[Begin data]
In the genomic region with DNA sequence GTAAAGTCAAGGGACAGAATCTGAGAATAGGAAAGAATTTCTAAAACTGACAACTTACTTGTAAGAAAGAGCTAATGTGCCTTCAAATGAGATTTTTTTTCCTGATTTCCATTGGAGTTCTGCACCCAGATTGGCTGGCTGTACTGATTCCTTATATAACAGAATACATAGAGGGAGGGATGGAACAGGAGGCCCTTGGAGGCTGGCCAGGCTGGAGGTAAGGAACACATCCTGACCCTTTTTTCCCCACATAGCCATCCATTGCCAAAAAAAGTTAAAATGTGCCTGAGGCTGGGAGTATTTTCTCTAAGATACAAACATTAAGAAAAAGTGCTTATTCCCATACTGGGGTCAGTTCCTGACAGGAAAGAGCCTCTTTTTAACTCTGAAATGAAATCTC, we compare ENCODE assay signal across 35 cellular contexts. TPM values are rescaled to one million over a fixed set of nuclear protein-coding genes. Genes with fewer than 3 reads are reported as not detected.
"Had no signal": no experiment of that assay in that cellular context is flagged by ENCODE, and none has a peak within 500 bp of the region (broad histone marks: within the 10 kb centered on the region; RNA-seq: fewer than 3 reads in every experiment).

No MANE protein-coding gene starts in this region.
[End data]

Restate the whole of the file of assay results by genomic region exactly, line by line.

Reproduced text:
In the genomic region with DNA sequence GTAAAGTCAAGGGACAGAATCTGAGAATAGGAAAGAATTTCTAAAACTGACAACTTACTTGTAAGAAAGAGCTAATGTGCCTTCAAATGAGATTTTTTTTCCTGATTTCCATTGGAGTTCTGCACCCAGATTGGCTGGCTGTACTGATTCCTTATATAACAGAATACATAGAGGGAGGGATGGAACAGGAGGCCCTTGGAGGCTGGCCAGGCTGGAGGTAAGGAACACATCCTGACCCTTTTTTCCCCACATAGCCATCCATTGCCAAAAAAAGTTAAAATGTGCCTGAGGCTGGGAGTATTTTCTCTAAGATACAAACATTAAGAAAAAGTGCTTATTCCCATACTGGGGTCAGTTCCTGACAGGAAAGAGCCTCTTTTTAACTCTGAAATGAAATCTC, we compare ENCODE assay signal across 35 cellular contexts. TPM values are rescaled to one million over a fixed set of nuclear protein-coding genes. Genes with fewer than 3 reads are reported as not detected.
"Had no signal": no experiment of that assay in that cellular context is flagged by ENCODE, and none has a peak within 500 bp of the region (broad histone marks: within the 10 kb centered on the region; RNA-seq: fewer than 3 reads in every experiment).

No MANE protein-coding gene starts in this region.